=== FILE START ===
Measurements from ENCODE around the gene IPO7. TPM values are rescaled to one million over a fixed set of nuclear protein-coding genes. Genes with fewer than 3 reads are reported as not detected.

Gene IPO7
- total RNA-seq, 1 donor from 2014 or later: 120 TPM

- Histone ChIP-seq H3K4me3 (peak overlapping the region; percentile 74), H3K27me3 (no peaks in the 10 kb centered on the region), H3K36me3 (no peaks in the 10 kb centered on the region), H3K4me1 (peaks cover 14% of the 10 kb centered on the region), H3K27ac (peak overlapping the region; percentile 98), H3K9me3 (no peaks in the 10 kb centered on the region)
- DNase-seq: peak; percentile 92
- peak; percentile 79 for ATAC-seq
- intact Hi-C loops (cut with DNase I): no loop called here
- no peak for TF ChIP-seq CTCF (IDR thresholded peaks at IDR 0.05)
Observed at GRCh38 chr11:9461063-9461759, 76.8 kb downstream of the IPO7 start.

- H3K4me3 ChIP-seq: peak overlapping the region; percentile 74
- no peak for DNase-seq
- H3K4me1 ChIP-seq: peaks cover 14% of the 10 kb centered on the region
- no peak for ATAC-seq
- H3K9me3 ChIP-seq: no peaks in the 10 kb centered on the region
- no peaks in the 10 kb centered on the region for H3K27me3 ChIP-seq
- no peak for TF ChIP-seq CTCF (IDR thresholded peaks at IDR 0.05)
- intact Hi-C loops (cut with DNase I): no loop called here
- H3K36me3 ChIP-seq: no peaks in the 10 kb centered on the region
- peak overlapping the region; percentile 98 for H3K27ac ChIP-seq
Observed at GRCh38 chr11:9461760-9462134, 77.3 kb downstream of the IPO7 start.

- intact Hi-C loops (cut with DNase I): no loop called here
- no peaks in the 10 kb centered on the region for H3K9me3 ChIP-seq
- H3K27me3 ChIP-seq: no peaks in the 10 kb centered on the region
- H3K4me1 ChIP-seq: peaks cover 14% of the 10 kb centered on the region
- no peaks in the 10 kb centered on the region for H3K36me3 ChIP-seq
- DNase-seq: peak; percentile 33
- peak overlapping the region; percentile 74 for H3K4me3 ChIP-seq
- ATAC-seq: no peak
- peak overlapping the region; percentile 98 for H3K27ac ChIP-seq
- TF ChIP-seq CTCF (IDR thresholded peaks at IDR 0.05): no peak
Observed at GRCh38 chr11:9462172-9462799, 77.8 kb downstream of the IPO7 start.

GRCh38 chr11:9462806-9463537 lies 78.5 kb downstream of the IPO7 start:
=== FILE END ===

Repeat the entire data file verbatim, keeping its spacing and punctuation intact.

Measurements from ENCODE around the gene IPO7. TPM values are rescaled to one million over a fixed set of nuclear protein-coding genes. Genes with fewer than 3 reads are reported as not detected.

Gene IPO7
- total RNA-seq, 1 donor from 2014 or later: 120 TPM

- Histone ChIP-seq H3K4me3 (peak overlapping the region; percentile 74), H3K27me3 (no peaks in the 10 kb centered on the region), H3K36me3 (no peaks in the 10 kb centered on the region), H3K4me1 (peaks cover 14% of the 10 kb centered on the region), H3K27ac (peak overlapping the region; percentile 98), H3K9me3 (no peaks in the 10 kb centered on the region)
- DNase-seq: peak; percentile 92
- peak; percentile 79 for ATAC-seq
- intact Hi-C loops (cut with DNase I): no loop called here
- no peak for TF ChIP-seq CTCF (IDR thresholded peaks at IDR 0.05)
Observed at GRCh38 chr11:9461063-9461759, 76.8 kb downstream of the IPO7 start.

- H3K4me3 ChIP-seq: peak overlapping the region; percentile 74
- no peak for DNase-seq
- H3K4me1 ChIP-seq: peaks cover 14% of the 10 kb centered on the region
- no peak for ATAC-seq
- H3K9me3 ChIP-seq: no peaks in the 10 kb centered on the region
- no peaks in the 10 kb centered on the region for H3K27me3 ChIP-seq
- no peak for TF ChIP-seq CTCF (IDR thresholded peaks at IDR 0.05)
- intact Hi-C loops (cut with DNase I): no loop called here
- H3K36me3 ChIP-seq: no peaks in the 10 kb centered on the region
- peak overlapping the region; percentile 98 for H3K27ac ChIP-seq
Observed at GRCh38 chr11:9461760-9462134, 77.3 kb downstream of the IPO7 start.

- intact Hi-C loops (cut with DNase I): no loop called here
- no peaks in the 10 kb centered on the region for H3K9me3 ChIP-seq
- H3K27me3 ChIP-seq: no peaks in the 10 kb centered on the region
- H3K4me1 ChIP-seq: peaks cover 14% of the 10 kb centered on the region
- no peaks in the 10 kb centered on the region for H3K36me3 ChIP-seq
- DNase-seq: peak; percentile 33
- peak overlapping the region; percentile 74 for H3K4me3 ChIP-seq
- ATAC-seq: no peak
- peak overlapping the region; percentile 98 for H3K27ac ChIP-seq
- TF ChIP-seq CTCF (IDR thresholded peaks at IDR 0.05): no peak
Observed at GRCh38 chr11:9462172-9462799, 77.8 kb downstream of the IPO7 start.

GRCh38 chr11:9462806-9463537 lies 78.5 kb downstream of the IPO7 start: